Marie: In 1993 after the National Adult Literacy Survey came out the federal funding for the Adult Education and Literacy System (AELS) decreased for the next three years. In 2003 after the National Assessment of Adult Literacy (NAAL) came out, President Bush’s education secretary announced that the findings supported the President’s call for a $1 billion program for the high schools in America. Nothing more for the AELS was called for by the Bush administration and for the years after 2003 funding for the AELS declined, enrollments plunged from around 2.75 million to 1.85 million,  and the Even Start funding was later dropped and hundreds of programs for adults’ and children’s literacy disappeared. A few states used the NALS and NAAL to lobby for more funds for the AELS in their state. Some got additional funding, But now we hear of the loss of millions of state dollars for the AELS as states change their focus from adult basic education programs to early childhood programs.   So it seems to me that from a political perspective, very little good for the AELS has come from past assessments and little will come from the PIAAC. <?xml:namespace prefix = o /?>

 

Technically, the PIAAC continues the same invalid methodologies as for the YALS, NALS, IALS, ALL, & IALSS (see article below). As for problem solving, there is zero evidence for a generic something-or-other called “problem solving” (IQ? “g”?)  In fact, all of the literacy assessments are forms of problem solving. And if you get up in the morning and put your shoes on your feet instead of your ears you have done problem solving. So it is very unlikely that much will come of the PIAAC problem solving work.

I have repeatedly asked people at workshops and speeches I have presented how many have heard of these national and international assessments and very few have, and almost no one has seen an item from these tests. So the assessments do not appear to have influenced educational practice in the AELS, either. But those who have not studied their history are doomed to repeat it (paraphrasing Santayana)! Remember the Army Alpha and Beta Tests of World War I? They measured innate intelligence!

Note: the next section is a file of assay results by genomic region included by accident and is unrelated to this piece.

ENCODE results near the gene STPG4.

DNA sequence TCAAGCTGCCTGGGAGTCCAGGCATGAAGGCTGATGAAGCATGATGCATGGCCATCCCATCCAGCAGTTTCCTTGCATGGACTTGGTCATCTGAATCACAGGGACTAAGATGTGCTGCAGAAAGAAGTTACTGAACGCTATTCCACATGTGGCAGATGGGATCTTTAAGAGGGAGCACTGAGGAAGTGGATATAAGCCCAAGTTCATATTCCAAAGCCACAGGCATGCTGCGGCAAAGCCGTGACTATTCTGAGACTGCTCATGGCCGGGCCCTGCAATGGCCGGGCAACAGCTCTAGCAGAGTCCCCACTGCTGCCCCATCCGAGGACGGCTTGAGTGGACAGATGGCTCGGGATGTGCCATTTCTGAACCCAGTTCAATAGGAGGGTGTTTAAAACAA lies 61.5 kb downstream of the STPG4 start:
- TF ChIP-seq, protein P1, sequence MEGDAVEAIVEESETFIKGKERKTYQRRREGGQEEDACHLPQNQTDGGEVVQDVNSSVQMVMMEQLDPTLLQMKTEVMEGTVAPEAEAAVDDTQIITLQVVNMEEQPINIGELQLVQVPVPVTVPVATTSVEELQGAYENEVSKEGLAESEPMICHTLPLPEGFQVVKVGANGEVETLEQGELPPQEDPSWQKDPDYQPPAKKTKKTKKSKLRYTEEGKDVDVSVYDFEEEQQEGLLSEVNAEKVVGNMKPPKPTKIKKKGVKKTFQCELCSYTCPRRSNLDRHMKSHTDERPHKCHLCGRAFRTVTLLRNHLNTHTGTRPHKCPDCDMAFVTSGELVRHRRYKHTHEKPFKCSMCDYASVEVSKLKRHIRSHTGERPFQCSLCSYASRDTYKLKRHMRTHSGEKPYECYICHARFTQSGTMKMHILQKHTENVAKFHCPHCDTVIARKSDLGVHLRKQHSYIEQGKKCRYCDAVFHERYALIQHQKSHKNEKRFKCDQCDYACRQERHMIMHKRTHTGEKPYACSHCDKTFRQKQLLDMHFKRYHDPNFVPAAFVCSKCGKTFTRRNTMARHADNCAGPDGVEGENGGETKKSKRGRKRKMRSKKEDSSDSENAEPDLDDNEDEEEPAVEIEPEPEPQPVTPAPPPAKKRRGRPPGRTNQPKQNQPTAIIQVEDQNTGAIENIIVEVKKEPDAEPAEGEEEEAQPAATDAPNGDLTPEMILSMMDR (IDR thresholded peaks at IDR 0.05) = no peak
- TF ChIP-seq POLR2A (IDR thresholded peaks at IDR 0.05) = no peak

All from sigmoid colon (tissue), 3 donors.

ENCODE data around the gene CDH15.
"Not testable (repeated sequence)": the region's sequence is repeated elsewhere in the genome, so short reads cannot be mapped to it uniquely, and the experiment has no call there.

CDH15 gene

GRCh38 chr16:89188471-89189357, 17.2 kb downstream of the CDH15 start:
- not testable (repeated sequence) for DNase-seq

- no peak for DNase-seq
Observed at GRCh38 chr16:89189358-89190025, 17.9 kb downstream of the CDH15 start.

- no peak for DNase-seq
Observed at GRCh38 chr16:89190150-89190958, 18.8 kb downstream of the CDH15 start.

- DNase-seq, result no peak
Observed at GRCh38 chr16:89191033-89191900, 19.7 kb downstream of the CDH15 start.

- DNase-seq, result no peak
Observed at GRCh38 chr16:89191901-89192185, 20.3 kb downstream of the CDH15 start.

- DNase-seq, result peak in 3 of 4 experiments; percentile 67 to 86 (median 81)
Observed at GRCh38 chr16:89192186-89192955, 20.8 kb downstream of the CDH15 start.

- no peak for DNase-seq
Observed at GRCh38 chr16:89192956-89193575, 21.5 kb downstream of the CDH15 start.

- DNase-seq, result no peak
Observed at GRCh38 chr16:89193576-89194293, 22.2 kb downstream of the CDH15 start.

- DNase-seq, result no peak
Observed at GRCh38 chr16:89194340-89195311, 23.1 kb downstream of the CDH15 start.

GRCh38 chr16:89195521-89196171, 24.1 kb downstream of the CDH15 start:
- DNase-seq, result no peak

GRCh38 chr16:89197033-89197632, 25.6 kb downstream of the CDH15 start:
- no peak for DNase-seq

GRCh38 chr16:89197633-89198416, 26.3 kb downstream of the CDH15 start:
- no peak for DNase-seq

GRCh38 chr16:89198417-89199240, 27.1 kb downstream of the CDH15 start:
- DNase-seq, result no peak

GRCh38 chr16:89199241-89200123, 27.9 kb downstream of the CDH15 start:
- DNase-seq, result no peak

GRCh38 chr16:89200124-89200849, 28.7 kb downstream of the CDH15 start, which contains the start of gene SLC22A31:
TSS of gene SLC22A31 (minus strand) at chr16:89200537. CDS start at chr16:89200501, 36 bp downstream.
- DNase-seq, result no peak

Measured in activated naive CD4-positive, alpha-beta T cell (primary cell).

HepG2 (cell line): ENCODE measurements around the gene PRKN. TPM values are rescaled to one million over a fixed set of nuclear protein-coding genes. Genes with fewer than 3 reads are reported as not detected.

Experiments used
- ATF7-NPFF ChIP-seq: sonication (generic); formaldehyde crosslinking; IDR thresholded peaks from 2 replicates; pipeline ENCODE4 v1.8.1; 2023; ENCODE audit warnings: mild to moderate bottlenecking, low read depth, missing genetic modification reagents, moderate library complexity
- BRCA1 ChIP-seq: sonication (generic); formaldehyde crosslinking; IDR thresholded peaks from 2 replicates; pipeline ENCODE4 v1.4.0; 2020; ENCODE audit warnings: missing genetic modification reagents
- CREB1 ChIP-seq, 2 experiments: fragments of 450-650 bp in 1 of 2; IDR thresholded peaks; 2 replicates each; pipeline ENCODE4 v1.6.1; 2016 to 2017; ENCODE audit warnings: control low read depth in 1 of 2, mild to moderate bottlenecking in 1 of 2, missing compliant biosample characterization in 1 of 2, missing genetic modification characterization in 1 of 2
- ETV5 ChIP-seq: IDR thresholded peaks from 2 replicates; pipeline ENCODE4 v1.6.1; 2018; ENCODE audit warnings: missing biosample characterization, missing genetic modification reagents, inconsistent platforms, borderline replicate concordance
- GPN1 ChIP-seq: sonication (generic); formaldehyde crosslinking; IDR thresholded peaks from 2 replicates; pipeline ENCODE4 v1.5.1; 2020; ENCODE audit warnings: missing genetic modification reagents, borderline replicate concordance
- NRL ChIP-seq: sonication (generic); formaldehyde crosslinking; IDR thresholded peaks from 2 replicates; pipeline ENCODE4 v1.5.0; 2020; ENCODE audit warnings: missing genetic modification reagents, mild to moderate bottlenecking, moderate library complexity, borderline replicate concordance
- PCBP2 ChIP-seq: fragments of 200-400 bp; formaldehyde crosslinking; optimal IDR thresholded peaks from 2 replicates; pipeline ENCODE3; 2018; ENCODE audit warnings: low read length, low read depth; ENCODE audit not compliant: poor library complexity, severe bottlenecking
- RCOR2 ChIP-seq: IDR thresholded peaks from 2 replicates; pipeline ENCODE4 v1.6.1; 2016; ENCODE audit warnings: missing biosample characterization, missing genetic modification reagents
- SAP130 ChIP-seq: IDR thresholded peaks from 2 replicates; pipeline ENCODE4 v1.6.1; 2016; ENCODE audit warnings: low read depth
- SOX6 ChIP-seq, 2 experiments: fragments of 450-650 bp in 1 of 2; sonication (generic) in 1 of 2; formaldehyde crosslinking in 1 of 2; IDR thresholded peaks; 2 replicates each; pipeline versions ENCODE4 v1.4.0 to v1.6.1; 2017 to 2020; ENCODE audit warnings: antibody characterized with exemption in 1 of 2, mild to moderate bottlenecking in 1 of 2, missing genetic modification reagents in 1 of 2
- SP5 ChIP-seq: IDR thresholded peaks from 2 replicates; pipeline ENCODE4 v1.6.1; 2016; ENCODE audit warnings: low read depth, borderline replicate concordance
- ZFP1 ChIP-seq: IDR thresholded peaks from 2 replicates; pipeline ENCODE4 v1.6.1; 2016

Tom Sticht

 

151221 Maliteracy Practice in the Assessment of Adult Literacy

 

Published Online at Education News Wednesday  March 16th, 2011

 

Tom Sticht – “Maliteracy practice” is a term I have coined to refer to professional wrongdoing, intentionally or inadvertently, that results in injury or damage to people as a result of taking actions or making statements about their literacy competence.

 

Maliteracy testing practices leading to the defamation and gross misrepresentation of adult literacy competence in many nations began in the mid-1980s in the United States with the National Assessment of Educational Progress’ Literacy Profiles of America’s Young Adults (aged 21 through 25).

 

For short I call this the Young Adult Literacy Survey (YALS).

 

The YALS developed a methodology for assessing the performance of tasks involving complex information processing abilities of adults. The tasks all involved the use of printed materials to solve cognitive tasks ranging in difficulty from easier to more difficult, hence they were called measures of literacy (reading), though other unidentified and unspecified cognitive abilities were required to perform the tasks.

 

The YALS developed three separate scales of what was called literacy: prose literacy, document literacy, and quantitative literacy and each scale was used as a separate indicator of literacy ability in that area.

 

Unfortunately, this separation failed to indicate the adult’s competence when summed across all three scales. This maliteracy practice lead to an inaccurate representation of the adult’s overall literacy competence.

 

Another problem with the YALS lay in using a psychometric scale that required a person to be able to have an 80 percent probability of being able to perform tasks with a given difficulty score to be called proficient at that score level. The U. S. National Academy of Sciences, National Research Council (NAS/NRC ) later reported that this is too stringent a standard, and other experts noted that it produced four times the errors of saying a person could not do a task when in fact he or she could, than it did in producing errors of saying the person could do the task when in fact he or she could not. Because of the maliteracy practice of the use of this overly stringent standard, competent adults were more likely to falsely be called incompetent in literacy.

 

An additional maliteracy practice with the YALS was in denying competence above the person’s assigned score when in fact a person might be able to do more difficult tasks but with a lower probability than 80 percent. Like the competence that was ignored by not summing across the three scales, the competence disallowed for performing tasks above one’s assigned score was nonetheless a part of the person’s ability, but they did not receive credit for it. Hence adults were likely to be called less proficient in literacy than they actually were.